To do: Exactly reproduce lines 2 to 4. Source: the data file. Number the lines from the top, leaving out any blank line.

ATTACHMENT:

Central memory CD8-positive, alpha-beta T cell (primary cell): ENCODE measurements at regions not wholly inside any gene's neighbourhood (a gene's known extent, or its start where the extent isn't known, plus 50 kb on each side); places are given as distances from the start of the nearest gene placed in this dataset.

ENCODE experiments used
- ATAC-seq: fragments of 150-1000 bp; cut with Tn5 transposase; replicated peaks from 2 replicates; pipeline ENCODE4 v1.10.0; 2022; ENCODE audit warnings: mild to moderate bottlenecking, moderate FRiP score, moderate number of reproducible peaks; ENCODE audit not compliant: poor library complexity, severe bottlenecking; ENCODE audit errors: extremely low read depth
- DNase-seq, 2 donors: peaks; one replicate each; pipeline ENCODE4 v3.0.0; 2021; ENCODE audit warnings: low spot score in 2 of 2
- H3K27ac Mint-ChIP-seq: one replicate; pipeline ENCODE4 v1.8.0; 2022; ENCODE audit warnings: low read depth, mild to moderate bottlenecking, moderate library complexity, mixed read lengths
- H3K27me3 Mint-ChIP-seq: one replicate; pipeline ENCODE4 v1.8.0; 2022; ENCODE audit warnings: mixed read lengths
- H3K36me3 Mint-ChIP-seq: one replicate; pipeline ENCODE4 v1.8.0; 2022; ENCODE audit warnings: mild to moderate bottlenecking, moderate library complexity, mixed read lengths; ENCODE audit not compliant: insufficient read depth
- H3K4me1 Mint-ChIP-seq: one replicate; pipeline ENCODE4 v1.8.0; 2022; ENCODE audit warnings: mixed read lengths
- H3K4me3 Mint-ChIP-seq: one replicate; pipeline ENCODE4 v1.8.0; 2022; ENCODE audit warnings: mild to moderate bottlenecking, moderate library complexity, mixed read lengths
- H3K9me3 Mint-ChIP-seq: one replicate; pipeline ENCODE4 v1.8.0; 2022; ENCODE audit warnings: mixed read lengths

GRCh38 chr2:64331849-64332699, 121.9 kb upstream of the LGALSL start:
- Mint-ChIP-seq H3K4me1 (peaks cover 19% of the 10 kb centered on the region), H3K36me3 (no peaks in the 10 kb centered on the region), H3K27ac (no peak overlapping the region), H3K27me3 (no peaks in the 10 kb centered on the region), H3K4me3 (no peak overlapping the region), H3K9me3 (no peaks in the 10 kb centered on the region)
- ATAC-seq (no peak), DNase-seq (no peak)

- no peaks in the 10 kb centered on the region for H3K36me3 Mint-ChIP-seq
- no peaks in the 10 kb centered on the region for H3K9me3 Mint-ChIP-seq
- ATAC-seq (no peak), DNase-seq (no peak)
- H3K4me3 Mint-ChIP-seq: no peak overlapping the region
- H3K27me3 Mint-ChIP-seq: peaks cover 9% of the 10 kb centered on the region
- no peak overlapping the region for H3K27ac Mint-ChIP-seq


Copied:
ENCODE experiments used
- ATAC-seq: fragments of 150-1000 bp; cut with Tn5 transposase; replicated peaks from 2 replicates; pipeline ENCODE4 v1.10.0; 2022; ENCODE audit warnings: mild to moderate bottlenecking, moderate FRiP score, moderate number of reproducible peaks; ENCODE audit not compliant: poor library complexity, severe bottlenecking; ENCODE audit errors: extremely low read depth
- DNase-seq, 2 donors: peaks; one replicate each; pipeline ENCODE4 v3.0.0; 2021; ENCODE audit warnings: low spot score in 2 of 2